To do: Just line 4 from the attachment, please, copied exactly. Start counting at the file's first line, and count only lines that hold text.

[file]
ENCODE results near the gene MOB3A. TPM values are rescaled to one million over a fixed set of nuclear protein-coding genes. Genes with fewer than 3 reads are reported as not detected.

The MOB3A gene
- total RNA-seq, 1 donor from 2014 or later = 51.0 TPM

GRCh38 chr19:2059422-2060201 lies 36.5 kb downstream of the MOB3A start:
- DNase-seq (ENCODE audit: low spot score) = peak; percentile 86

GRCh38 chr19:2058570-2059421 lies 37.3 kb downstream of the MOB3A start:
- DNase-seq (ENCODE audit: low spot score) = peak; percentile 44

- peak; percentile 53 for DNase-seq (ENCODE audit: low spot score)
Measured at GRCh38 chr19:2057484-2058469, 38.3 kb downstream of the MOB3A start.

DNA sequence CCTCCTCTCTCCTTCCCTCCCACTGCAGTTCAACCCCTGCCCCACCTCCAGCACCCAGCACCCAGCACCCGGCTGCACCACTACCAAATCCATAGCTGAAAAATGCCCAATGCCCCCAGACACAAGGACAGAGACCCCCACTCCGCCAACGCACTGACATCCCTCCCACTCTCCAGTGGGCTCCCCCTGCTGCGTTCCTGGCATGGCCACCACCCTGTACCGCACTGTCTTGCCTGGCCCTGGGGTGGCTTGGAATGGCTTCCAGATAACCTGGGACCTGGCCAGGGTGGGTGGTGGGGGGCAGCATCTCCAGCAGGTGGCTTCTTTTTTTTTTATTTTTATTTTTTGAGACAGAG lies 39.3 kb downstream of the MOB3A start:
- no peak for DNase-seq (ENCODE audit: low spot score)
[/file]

GRCh38 chr19:2059422-2060201 lies 36.5 kb downstream of the MOB3A start: